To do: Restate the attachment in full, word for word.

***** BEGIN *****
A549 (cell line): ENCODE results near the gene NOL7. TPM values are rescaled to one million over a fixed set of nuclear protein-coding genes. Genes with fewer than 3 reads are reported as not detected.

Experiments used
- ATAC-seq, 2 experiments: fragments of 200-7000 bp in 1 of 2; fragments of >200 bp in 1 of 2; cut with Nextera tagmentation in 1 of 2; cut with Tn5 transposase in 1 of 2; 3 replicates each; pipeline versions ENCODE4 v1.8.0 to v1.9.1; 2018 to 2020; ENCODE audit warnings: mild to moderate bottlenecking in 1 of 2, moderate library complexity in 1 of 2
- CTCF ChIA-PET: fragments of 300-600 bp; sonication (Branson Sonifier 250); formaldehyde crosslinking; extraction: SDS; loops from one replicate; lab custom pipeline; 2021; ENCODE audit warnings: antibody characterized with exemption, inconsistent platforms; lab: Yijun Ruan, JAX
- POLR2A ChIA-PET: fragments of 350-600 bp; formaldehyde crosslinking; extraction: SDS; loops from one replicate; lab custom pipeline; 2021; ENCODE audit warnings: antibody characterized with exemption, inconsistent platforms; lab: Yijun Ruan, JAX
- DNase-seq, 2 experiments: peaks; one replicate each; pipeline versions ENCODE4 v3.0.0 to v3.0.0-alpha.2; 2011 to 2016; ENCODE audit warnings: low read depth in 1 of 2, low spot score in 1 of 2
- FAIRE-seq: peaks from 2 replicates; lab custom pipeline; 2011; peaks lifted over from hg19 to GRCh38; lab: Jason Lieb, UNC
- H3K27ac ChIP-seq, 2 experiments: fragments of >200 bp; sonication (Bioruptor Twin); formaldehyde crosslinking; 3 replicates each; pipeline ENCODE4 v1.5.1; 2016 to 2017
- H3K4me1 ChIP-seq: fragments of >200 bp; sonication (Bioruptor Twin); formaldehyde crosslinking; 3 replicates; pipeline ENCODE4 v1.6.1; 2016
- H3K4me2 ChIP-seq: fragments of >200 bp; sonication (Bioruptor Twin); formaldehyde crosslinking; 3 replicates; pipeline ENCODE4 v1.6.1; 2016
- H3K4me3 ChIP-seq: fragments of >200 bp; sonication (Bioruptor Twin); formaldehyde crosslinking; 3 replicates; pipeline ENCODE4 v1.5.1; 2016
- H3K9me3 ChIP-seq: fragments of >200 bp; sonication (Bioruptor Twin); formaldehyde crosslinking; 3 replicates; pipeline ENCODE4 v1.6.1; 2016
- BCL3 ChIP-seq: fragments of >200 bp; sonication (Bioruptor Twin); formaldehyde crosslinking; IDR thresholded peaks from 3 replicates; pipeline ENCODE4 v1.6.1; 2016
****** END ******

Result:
A549 (cell line): ENCODE results near the gene NOL7. TPM values are rescaled to one million over a fixed set of nuclear protein-coding genes. Genes with fewer than 3 reads are reported as not detected.

Experiments used
- ATAC-seq, 2 experiments: fragments of 200-7000 bp in 1 of 2; fragments of >200 bp in 1 of 2; cut with Nextera tagmentation in 1 of 2; cut with Tn5 transposase in 1 of 2; 3 replicates each; pipeline versions ENCODE4 v1.8.0 to v1.9.1; 2018 to 2020; ENCODE audit warnings: mild to moderate bottlenecking in 1 of 2, moderate library complexity in 1 of 2
- CTCF ChIA-PET: fragments of 300-600 bp; sonication (Branson Sonifier 250); formaldehyde crosslinking; extraction: SDS; loops from one replicate; lab custom pipeline; 2021; ENCODE audit warnings: antibody characterized with exemption, inconsistent platforms; lab: Yijun Ruan, JAX
- POLR2A ChIA-PET: fragments of 350-600 bp; formaldehyde crosslinking; extraction: SDS; loops from one replicate; lab custom pipeline; 2021; ENCODE audit warnings: antibody characterized with exemption, inconsistent platforms; lab: Yijun Ruan, JAX
- DNase-seq, 2 experiments: peaks; one replicate each; pipeline versions ENCODE4 v3.0.0 to v3.0.0-alpha.2; 2011 to 2016; ENCODE audit warnings: low read depth in 1 of 2, low spot score in 1 of 2
- FAIRE-seq: peaks from 2 replicates; lab custom pipeline; 2011; peaks lifted over from hg19 to GRCh38; lab: Jason Lieb, UNC
- H3K27ac ChIP-seq, 2 experiments: fragments of >200 bp; sonication (Bioruptor Twin); formaldehyde crosslinking; 3 replicates each; pipeline ENCODE4 v1.5.1; 2016 to 2017
- H3K4me1 ChIP-seq: fragments of >200 bp; sonication (Bioruptor Twin); formaldehyde crosslinking; 3 replicates; pipeline ENCODE4 v1.6.1; 2016
- H3K4me2 ChIP-seq: fragments of >200 bp; sonication (Bioruptor Twin); formaldehyde crosslinking; 3 replicates; pipeline ENCODE4 v1.6.1; 2016
- H3K4me3 ChIP-seq: fragments of >200 bp; sonication (Bioruptor Twin); formaldehyde crosslinking; 3 replicates; pipeline ENCODE4 v1.5.1; 2016
- H3K9me3 ChIP-seq: fragments of >200 bp; sonication (Bioruptor Twin); formaldehyde crosslinking; 3 replicates; pipeline ENCODE4 v1.6.1; 2016
- BCL3 ChIP-seq: fragments of >200 bp; sonication (Bioruptor Twin); formaldehyde crosslinking; IDR thresholded peaks from 3 replicates; pipeline ENCODE4 v1.6.1; 2016